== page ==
World War II has always been presented as “a good war” from the point of view of the Allies, who strove to destroy the undeniably great evil of Fascism, but was it? A number of revisionist historians have attempted in recent years to portray the Allied destruction of Dresden, Hiroshima, and Nagasaki as being morally equivalent to the Nazi and Japanese atrocities, with the intent of arraigning Western leaders such as Franklin Roosevelt and Winston Churchill as war criminals. Scarcely a month goes by without another attempt of this nature, and they rarely fail to find sympathetic reviewers in the liberal press.
Very recently, a highly tendentious and factually flawed book about the Bengal Famine of 1943 — Churchill’s Secret War: The British Empire and the Ravaging of India During World War II, by Madhusree Mukerjee, which seeks to blame Churchill personally for the deliberate starvation of 3 million Indians — received a positive review in the New York Review of Books; and a New York Times review of another recent book about Churchill argued that he used poison gas against the Iraqis in the 1920s, when every scholar of the period knows it was actually tear gas that he was proposing to use. If Churchill were alive today he would garner millions of dollars in libel settlements alone, from writers who are too lazy or politically biased to go to the serious and substantial works of history on the subject.
One of these serious and substantial works is Michael Burleigh’s magisterial Moral Combat, which examines in detail the ethics of the entire conflict — from Hitler’s invasion of Poland on Sept. 1, 1939, to Japan’s surrender six years later. With wit, incisive analysis, and the certainty of a moral philosopher who has spent half a lifetime examining this subject, Burleigh utterly skewers the moral equivalists, and effectively closes down the argument. He proves beyond any but the weirdest conspiracy theorist’s doubt that the Western Allies fought the war according to a far higher moral code than the Axis, and there is simply no need to indulge in the tortured mea culpa that self-hating Americans and Britons have so long and so noisily been prescribing for us.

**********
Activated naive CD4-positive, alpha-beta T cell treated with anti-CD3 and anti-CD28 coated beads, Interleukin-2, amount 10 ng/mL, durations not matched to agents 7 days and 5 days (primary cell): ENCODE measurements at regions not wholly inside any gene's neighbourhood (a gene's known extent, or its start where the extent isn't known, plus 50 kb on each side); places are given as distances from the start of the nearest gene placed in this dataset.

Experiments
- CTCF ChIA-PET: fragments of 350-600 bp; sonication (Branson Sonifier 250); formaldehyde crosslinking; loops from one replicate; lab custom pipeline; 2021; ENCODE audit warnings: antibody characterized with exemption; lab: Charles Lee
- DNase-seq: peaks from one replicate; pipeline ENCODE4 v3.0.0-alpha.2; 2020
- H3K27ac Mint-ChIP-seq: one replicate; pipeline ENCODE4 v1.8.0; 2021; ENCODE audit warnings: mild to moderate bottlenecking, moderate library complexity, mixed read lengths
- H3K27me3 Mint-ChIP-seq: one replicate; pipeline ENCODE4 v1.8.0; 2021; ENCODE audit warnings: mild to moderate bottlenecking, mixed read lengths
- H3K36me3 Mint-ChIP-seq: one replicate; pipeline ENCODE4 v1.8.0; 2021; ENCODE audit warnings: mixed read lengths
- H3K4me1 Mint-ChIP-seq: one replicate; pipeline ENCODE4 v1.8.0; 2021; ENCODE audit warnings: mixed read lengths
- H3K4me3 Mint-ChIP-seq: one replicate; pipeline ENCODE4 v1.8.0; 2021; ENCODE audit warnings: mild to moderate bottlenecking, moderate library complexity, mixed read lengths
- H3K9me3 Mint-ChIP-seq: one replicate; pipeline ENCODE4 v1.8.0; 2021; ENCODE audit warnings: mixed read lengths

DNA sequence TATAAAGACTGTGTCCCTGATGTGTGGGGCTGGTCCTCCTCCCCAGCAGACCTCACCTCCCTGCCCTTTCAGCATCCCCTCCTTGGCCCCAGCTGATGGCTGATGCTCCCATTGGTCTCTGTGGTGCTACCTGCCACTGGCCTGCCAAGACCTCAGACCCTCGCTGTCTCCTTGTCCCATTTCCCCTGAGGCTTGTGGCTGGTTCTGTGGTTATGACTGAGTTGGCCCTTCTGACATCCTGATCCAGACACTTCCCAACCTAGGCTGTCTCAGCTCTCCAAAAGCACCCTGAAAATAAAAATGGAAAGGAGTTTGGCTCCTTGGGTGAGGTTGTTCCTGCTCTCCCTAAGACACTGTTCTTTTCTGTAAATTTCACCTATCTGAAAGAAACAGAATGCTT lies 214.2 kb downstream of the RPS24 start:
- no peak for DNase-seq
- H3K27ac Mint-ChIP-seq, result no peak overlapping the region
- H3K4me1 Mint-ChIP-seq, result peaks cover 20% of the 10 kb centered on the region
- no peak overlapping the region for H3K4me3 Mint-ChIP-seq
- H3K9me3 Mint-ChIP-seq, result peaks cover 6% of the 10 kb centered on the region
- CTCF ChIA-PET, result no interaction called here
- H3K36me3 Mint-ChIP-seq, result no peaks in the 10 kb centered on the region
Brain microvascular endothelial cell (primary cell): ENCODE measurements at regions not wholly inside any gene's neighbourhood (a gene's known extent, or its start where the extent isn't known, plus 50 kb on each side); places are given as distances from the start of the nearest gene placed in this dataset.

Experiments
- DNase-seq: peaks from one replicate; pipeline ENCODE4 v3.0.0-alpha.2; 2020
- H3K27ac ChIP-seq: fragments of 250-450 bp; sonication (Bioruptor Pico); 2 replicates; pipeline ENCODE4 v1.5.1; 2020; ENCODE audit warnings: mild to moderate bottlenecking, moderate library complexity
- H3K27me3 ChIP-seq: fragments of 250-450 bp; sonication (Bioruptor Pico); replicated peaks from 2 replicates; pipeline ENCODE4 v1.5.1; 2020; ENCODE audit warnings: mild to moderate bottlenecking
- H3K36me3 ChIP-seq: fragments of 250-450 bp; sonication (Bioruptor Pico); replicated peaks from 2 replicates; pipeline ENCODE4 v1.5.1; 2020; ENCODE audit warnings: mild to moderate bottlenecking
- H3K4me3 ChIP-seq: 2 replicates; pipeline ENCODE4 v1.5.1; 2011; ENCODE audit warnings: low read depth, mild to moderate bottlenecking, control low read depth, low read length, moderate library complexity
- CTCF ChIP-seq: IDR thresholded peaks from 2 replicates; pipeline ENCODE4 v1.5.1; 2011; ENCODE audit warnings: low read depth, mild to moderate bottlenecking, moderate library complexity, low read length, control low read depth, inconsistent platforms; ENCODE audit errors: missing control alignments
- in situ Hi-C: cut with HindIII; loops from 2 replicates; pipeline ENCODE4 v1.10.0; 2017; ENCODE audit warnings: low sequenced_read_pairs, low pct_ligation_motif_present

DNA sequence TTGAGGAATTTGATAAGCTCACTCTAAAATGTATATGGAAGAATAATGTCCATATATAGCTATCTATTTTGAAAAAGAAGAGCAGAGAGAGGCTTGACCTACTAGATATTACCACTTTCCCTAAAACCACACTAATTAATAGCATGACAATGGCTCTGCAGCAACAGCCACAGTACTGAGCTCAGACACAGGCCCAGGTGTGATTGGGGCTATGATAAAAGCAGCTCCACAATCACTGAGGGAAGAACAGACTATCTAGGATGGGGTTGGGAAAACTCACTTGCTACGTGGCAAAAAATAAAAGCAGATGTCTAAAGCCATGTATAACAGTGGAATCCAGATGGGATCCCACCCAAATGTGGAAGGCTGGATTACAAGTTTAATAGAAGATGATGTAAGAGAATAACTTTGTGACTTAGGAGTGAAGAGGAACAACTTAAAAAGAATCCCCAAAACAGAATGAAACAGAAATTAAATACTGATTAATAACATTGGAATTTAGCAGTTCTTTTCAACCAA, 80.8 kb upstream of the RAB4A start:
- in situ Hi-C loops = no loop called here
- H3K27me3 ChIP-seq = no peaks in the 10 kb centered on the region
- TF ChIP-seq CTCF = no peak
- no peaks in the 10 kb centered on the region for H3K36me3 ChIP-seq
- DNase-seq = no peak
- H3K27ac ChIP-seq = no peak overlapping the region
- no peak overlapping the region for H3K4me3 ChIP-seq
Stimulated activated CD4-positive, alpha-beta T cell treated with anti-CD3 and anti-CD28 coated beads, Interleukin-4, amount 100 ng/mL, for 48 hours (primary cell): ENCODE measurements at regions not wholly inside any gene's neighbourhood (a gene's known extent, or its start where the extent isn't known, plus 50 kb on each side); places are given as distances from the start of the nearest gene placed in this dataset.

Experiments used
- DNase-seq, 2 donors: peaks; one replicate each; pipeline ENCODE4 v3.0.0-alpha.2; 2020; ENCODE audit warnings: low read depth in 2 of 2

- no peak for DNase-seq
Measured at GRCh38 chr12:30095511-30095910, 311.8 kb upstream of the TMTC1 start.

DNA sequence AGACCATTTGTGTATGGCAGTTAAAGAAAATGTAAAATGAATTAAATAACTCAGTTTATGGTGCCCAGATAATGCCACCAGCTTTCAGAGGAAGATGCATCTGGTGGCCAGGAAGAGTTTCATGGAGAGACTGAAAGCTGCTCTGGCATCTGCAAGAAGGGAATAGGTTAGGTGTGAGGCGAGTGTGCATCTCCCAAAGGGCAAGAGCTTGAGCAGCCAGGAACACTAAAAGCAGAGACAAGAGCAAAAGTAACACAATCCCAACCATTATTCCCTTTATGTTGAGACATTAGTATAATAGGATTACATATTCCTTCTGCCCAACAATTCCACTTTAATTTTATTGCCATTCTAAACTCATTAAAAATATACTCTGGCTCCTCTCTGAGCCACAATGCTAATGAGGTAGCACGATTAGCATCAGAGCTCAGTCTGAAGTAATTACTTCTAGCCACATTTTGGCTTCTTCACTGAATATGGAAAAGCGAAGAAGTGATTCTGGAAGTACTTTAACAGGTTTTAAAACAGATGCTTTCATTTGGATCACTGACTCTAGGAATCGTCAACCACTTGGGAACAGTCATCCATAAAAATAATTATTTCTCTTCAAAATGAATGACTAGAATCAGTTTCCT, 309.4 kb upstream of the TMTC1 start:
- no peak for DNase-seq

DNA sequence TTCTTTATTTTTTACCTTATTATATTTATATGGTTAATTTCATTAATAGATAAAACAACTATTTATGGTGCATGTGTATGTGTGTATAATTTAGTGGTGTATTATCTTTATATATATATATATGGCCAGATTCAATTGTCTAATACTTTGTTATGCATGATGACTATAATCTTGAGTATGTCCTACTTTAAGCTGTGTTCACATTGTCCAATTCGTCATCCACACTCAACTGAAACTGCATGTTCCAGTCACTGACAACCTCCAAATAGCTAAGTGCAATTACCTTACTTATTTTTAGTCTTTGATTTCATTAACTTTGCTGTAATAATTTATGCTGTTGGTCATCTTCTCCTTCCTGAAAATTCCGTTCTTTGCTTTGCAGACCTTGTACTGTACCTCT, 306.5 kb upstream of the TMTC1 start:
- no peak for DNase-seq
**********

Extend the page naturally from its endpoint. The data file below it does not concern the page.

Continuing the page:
Far from being a dry theological tome, this book is full of surprising aperçus, exquisite pen portraits, and even jokes, which might not be expected considering the subject matter. Burleigh has the enviable ability to get to the core of an issue or personality, and to furnish us with precisely those little details that illuminate it perfectly. “Despite all the high-minded babble about German Kultur,” he writes, for example, “the realities of occupation were grimly sordid: drunkenness, inter-service brawling, brutality, rape, graft, extortion and theft being the everyday norm, along with some starving girl hitching her skirts in a dark alley in return for a half-loaf of bread.”
To illustrate the monstrous narcissism of Hans Frank, the Nazi governor-general of Poland, Burleigh focuses on the manner in which he “cast himself in the leading role in his own historical pageant”:
Mimicking royalty, whenever Frank was in residence in his castle the swastika billowed overhead. . . . His photograph hung in every room opposite where he sat, and he liked to hand out autographed copies to his guests. . . . He dispensed cigars from luxury humidors on which his castle was depicted. Trumpet blasts greeted his birthday mornings. In addition to dozens of uniforms, adorned with all his insignia and medals, Frank had 120 suits. A red carpet was to be unrolled wherever he trod.